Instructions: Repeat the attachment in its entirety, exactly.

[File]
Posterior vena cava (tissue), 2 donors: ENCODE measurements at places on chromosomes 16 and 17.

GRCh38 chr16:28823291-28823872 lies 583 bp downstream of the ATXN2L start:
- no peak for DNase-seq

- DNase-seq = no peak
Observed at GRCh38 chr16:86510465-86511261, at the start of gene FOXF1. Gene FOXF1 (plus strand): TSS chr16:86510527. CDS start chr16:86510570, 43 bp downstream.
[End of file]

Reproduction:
Posterior vena cava (tissue), 2 donors: ENCODE measurements at places on chromosomes 16 and 17.

GRCh38 chr16:28823291-28823872 lies 583 bp downstream of the ATXN2L start:
- no peak for DNase-seq

- DNase-seq = no peak
Observed at GRCh38 chr16:86510465-86511261, at the start of gene FOXF1. Gene FOXF1 (plus strand): TSS chr16:86510527. CDS start chr16:86510570, 43 bp downstream.